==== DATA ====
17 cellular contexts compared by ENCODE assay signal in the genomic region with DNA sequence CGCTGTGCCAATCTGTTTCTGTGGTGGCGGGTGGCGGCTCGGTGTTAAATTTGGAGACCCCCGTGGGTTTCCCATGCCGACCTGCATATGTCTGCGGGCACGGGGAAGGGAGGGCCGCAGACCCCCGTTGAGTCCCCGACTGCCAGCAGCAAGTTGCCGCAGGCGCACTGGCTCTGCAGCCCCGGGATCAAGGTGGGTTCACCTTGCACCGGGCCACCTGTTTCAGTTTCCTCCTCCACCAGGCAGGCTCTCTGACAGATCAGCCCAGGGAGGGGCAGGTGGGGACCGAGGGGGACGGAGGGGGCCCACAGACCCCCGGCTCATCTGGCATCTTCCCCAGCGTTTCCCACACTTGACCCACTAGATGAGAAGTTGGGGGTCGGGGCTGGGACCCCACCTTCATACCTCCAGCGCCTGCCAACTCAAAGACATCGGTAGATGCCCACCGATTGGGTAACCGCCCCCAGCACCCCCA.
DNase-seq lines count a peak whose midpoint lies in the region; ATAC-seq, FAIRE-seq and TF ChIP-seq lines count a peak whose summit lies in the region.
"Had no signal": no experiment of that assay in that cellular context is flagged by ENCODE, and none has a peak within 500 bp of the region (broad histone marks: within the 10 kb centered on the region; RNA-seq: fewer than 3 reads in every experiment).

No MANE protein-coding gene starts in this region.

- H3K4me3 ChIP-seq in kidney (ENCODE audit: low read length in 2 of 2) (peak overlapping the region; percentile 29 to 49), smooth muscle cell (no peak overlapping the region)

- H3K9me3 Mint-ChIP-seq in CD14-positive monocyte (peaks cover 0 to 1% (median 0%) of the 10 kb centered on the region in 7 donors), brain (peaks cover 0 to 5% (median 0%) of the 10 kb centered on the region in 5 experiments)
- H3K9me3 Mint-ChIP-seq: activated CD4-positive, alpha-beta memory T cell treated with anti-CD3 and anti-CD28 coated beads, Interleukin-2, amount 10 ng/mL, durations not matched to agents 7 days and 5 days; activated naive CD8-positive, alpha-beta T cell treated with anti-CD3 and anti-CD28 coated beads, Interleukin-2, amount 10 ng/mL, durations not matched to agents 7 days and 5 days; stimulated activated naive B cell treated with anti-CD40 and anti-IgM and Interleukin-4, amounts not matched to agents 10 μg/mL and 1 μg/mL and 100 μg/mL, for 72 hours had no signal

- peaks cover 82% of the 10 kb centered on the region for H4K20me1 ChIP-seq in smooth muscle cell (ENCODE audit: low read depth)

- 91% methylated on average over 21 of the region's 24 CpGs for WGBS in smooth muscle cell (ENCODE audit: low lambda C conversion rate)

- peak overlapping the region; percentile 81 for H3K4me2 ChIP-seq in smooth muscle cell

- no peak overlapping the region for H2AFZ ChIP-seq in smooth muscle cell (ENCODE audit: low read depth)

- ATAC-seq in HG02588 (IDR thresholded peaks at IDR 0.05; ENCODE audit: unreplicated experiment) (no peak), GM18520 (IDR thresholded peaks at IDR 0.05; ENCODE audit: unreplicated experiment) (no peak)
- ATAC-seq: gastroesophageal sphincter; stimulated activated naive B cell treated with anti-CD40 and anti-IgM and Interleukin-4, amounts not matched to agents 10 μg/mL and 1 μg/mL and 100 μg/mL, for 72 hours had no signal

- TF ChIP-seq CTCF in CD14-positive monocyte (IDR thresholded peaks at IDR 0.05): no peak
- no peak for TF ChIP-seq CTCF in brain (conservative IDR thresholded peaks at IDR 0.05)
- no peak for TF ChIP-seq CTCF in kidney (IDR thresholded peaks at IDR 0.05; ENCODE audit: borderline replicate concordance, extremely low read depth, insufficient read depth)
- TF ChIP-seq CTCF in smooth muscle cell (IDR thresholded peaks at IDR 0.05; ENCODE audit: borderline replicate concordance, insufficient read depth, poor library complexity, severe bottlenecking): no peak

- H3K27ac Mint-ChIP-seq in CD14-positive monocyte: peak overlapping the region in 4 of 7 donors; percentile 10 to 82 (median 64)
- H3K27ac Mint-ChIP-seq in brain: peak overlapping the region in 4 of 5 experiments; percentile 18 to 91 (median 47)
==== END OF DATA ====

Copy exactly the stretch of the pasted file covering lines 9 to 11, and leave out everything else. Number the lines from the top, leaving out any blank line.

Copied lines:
- 91% methylated on average over 21 of the region's 24 CpGs for WGBS in smooth muscle cell (ENCODE audit: low lambda C conversion rate)

- peak overlapping the region; percentile 81 for H3K4me2 ChIP-seq in smooth muscle cell

- no peak overlapping the region for H2AFZ ChIP-seq in smooth muscle cell (ENCODE audit: low read depth)